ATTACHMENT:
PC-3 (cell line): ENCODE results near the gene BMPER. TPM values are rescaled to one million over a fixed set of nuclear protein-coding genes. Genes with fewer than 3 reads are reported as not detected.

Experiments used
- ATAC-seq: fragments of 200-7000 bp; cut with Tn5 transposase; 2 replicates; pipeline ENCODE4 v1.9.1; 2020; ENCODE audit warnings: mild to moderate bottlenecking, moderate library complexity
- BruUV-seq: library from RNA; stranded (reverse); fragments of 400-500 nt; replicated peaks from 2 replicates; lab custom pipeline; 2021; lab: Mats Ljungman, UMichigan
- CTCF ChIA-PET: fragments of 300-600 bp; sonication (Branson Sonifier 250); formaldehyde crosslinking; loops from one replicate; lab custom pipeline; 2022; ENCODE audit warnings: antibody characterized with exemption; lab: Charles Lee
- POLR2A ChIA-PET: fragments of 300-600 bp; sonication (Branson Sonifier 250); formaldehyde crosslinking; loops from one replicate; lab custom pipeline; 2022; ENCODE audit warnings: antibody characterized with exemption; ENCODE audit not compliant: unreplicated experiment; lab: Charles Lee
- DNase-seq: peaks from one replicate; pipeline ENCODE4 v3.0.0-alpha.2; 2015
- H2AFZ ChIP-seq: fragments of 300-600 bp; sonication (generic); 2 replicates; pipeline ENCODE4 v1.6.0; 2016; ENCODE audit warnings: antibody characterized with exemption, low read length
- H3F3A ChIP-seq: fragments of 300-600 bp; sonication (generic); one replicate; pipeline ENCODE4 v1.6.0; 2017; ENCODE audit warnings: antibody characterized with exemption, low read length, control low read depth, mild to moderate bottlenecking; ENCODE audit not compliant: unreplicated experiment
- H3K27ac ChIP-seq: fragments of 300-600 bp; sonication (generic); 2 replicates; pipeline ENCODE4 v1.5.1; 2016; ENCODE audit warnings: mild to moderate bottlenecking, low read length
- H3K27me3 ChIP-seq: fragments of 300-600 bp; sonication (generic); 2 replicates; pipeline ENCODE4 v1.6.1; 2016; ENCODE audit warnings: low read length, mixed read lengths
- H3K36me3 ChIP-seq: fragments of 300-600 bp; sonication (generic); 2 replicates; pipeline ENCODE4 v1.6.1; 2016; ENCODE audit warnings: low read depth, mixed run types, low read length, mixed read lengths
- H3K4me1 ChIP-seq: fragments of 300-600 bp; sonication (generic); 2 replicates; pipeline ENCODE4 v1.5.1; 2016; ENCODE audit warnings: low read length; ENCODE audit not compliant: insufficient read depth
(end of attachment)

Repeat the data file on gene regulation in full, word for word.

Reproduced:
PC-3 (cell line): ENCODE results near the gene BMPER. TPM values are rescaled to one million over a fixed set of nuclear protein-coding genes. Genes with fewer than 3 reads are reported as not detected.

Experiments used
- ATAC-seq: fragments of 200-7000 bp; cut with Tn5 transposase; 2 replicates; pipeline ENCODE4 v1.9.1; 2020; ENCODE audit warnings: mild to moderate bottlenecking, moderate library complexity
- BruUV-seq: library from RNA; stranded (reverse); fragments of 400-500 nt; replicated peaks from 2 replicates; lab custom pipeline; 2021; lab: Mats Ljungman, UMichigan
- CTCF ChIA-PET: fragments of 300-600 bp; sonication (Branson Sonifier 250); formaldehyde crosslinking; loops from one replicate; lab custom pipeline; 2022; ENCODE audit warnings: antibody characterized with exemption; lab: Charles Lee
- POLR2A ChIA-PET: fragments of 300-600 bp; sonication (Branson Sonifier 250); formaldehyde crosslinking; loops from one replicate; lab custom pipeline; 2022; ENCODE audit warnings: antibody characterized with exemption; ENCODE audit not compliant: unreplicated experiment; lab: Charles Lee
- DNase-seq: peaks from one replicate; pipeline ENCODE4 v3.0.0-alpha.2; 2015
- H2AFZ ChIP-seq: fragments of 300-600 bp; sonication (generic); 2 replicates; pipeline ENCODE4 v1.6.0; 2016; ENCODE audit warnings: antibody characterized with exemption, low read length
- H3F3A ChIP-seq: fragments of 300-600 bp; sonication (generic); one replicate; pipeline ENCODE4 v1.6.0; 2017; ENCODE audit warnings: antibody characterized with exemption, low read length, control low read depth, mild to moderate bottlenecking; ENCODE audit not compliant: unreplicated experiment
- H3K27ac ChIP-seq: fragments of 300-600 bp; sonication (generic); 2 replicates; pipeline ENCODE4 v1.5.1; 2016; ENCODE audit warnings: mild to moderate bottlenecking, low read length
- H3K27me3 ChIP-seq: fragments of 300-600 bp; sonication (generic); 2 replicates; pipeline ENCODE4 v1.6.1; 2016; ENCODE audit warnings: low read length, mixed read lengths
- H3K36me3 ChIP-seq: fragments of 300-600 bp; sonication (generic); 2 replicates; pipeline ENCODE4 v1.6.1; 2016; ENCODE audit warnings: low read depth, mixed run types, low read length, mixed read lengths
- H3K4me1 ChIP-seq: fragments of 300-600 bp; sonication (generic); 2 replicates; pipeline ENCODE4 v1.5.1; 2016; ENCODE audit warnings: low read length; ENCODE audit not compliant: insufficient read depth